As this story continues to be in the news, I decided to share my thoughts on this as posted originally for KidsTerrain's Expert Blog Series last November...
I’ve been mulling over this topic for several days now, trying to wrap my mind and emotions around this horrific story. It is sad enough when a child feels so despondent that the only alternative is to take one’s life. But, in the case of Megan Meier, knowing that a parent…a neighbor who lived just four houses down from the child…played a part in this child’s death overwhelms me.
Megan’s parents were not neglectful; they did not allow their daughter unfettered access to MySpace. According to journalist Steve Pokin of the St. Charles Journal, Megan’s mother monitored quite closely whom her daughter added as a friend to her MySpace page.
The cyber-friend was ‘Josh Evans,’ a sixteen-year-old, good-looking boy (a fake photo) who claimed to live nearby and who was home-schooled. With her mother’s permission, Megan began on online friendship with ‘Josh.’ Once Megan’s trust was gained, the contact from ‘Josh’ grew nasty and vile. ‘He’ posted comments such as, “Megan Meier is a slut.”
The truth of this story may never have been known had another parent—who learned of the phony account from her own daughter who had access to the ‘Josh’ profile—not told Megan’s parents about the hoax several weeks after Megan’s death.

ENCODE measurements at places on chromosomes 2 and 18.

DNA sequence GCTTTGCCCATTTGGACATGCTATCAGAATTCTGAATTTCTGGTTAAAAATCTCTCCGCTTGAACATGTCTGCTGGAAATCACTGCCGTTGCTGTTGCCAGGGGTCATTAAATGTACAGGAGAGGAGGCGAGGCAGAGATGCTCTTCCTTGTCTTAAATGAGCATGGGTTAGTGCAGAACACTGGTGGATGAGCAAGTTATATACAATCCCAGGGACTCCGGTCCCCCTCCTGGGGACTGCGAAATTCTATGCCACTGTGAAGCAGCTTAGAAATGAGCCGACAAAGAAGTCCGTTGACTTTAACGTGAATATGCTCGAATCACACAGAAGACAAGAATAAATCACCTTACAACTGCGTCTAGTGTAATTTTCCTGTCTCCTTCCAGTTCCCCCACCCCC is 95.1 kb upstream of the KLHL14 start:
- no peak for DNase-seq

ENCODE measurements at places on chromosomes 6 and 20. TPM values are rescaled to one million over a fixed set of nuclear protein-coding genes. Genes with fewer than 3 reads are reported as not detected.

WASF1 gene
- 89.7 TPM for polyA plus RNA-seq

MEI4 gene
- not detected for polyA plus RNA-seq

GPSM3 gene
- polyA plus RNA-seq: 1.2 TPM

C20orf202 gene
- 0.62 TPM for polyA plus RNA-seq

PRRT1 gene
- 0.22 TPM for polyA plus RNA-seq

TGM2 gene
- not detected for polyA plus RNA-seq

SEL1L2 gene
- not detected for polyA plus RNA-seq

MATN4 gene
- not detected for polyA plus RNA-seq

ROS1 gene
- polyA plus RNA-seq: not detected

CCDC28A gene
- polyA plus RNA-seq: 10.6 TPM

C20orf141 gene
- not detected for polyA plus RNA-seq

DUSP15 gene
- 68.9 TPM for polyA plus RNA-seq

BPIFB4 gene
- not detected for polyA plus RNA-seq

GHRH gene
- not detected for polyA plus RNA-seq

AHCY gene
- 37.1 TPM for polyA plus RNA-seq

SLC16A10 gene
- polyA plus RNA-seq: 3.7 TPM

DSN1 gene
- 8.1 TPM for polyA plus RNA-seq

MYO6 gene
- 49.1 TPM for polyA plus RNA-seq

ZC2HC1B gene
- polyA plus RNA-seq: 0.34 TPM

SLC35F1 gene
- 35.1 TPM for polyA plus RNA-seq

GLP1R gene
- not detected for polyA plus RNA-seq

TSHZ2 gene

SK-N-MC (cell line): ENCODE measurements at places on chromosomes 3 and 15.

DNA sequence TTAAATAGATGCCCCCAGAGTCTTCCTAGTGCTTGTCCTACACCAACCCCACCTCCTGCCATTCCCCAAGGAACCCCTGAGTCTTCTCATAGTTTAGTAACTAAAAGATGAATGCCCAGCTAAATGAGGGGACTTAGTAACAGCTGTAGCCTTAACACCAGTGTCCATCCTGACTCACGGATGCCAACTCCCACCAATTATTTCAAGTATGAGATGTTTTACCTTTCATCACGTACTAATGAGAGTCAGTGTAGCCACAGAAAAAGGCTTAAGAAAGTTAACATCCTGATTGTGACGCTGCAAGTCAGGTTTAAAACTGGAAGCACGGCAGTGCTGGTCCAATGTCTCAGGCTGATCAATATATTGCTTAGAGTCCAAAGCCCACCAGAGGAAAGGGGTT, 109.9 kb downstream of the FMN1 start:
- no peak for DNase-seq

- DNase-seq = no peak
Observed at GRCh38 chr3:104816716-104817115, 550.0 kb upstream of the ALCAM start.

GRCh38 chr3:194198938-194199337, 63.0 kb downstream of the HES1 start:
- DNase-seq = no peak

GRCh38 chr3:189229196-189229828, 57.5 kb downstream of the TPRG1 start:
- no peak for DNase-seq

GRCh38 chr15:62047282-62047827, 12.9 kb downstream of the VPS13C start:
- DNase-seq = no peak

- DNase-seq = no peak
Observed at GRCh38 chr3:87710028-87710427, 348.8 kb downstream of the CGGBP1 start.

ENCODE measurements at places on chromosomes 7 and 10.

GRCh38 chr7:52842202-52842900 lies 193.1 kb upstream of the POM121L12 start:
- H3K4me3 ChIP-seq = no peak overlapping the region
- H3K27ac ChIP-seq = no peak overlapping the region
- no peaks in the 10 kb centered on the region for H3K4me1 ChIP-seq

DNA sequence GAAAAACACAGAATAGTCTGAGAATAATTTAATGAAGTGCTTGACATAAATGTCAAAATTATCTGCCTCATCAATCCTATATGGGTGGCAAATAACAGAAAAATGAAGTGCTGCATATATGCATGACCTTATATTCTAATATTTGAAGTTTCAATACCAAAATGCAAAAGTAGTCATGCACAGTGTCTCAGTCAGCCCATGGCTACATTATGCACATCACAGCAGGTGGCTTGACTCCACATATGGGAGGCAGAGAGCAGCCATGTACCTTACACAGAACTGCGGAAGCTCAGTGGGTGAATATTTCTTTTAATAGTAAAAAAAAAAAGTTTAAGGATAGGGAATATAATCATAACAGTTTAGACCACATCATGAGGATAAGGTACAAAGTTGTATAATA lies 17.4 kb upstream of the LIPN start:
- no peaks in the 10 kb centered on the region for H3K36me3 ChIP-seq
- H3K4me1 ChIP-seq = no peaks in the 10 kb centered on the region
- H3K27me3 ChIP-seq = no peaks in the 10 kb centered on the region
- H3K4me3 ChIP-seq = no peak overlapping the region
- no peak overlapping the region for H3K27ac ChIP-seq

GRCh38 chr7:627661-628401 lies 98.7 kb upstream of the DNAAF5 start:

What sticks in my craw, not only in this case, but in the virtually unrestrained world of cyberspace, is how, once again, the law is not protecting our children. The woman who created ‘Josh Evans’ phony profile has not been charged with a crime. She allegedly told the St. Charles County Sheriff’s Department she “created Josh’s profile” to gain Megan’s confidence and find out what Megan was saying about her own child online.
There is no law on the books to hold the neighbor-parent responsible for her actions. And it has taken nearly a year for the Megan Meier story to hit the national and international news. Megan’s parents are now leading the charge to create more legal safeguards for children on the Internet.
Incidents of cyber-bullying seem to be growing exponentially. For parents and teachers, dealing with child bullies is tough enough. But when the bullying of a child is done by an adult—a neighbor, a child’s friend’s parent—it’s enough to make me want to throw the right to privacy out with the bath water.
(Posted originally on 11/29/07 for KidsTerrain)
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